Detection of Posner's clusters during calcium phosphate nucleation: a molecular dynamics study

Giulia Mancardi, Carlos Ernesto Hernandez Tamargo, Devis Di Tommaso, Nora H. de Leeuw
  • Journal of Materials Chemistry B, January 2017, Royal Society of Chemistry
  • DOI: 10.1039/c7tb01199g

Computer simulation of calcium phosphate nucleation in water and detection of Posner's clusters

What is it about?

Posner's clusters are spherical clusters which are identifiable in many calcium phosphates. We performed Molecular Dynamics simulations using interatomic potentials to verify the assumption that Posner's clusters form during spontaneous association of calcium and phosphate ions in solution. We were able to detect the presence of distorted clusters resembling the original Posner's cluster, which could contain hydrogenated phosphates as well as sodium ions substituting calcium, depending on the species present in the initial solution.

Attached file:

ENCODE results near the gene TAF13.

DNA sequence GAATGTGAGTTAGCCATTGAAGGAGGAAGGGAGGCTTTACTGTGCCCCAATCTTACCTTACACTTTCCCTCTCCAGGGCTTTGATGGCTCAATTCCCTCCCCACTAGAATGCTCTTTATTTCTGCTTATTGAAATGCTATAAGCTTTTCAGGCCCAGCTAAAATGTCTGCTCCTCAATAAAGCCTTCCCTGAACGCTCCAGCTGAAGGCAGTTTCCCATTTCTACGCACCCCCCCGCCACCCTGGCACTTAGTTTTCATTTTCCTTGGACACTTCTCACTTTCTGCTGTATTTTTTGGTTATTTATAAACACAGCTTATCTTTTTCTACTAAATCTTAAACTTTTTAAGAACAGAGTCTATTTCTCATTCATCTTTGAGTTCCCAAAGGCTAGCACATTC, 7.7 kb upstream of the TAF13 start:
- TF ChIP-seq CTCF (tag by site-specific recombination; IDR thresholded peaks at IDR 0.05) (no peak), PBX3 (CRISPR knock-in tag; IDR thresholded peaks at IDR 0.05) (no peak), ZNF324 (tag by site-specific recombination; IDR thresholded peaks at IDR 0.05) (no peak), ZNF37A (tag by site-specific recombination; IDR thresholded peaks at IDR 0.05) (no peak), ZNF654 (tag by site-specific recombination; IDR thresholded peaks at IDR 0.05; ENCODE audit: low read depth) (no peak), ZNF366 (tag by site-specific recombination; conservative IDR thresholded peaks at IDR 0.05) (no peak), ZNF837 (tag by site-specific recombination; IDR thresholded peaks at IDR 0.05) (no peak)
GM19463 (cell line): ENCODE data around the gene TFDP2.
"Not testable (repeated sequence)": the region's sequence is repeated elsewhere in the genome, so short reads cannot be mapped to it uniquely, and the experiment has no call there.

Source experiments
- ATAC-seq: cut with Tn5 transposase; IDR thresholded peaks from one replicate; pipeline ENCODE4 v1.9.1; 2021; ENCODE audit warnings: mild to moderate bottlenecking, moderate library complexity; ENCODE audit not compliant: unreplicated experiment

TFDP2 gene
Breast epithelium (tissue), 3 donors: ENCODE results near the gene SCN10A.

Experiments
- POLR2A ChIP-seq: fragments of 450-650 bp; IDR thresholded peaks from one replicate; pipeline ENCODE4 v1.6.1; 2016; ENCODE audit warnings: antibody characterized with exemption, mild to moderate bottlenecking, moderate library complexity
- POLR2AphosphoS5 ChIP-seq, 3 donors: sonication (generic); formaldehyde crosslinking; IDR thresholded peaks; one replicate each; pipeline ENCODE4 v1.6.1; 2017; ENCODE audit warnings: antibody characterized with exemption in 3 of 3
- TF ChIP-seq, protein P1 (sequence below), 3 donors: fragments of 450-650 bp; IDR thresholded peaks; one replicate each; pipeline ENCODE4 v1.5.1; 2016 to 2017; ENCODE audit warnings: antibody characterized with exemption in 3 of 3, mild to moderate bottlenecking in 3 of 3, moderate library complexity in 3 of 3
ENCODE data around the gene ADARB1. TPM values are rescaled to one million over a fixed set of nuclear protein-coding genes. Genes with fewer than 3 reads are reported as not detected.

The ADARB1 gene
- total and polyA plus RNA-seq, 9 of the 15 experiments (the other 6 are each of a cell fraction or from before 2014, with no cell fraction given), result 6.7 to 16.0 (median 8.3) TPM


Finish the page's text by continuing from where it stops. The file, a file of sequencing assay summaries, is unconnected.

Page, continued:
Why is it important?

Computational tools provide information at a molecular scale, which is still inaccessible to the experiment. Interatomic potentials simulations allow describing a system large enough to observe the early stages of calcium phosphate aggregation in water. Calcium phosphates are the main inorganic component of human bone and teeth, therefore understanding the formation of a solid phase from solution is extremely important. Sodium ions, which are abundant in the body fluids, aid the clustering of calcium and phosphate, especially at neutral pH, where hydrogenated phosphates are present.

The following have contributed to this page: Dr Giulia Mancardi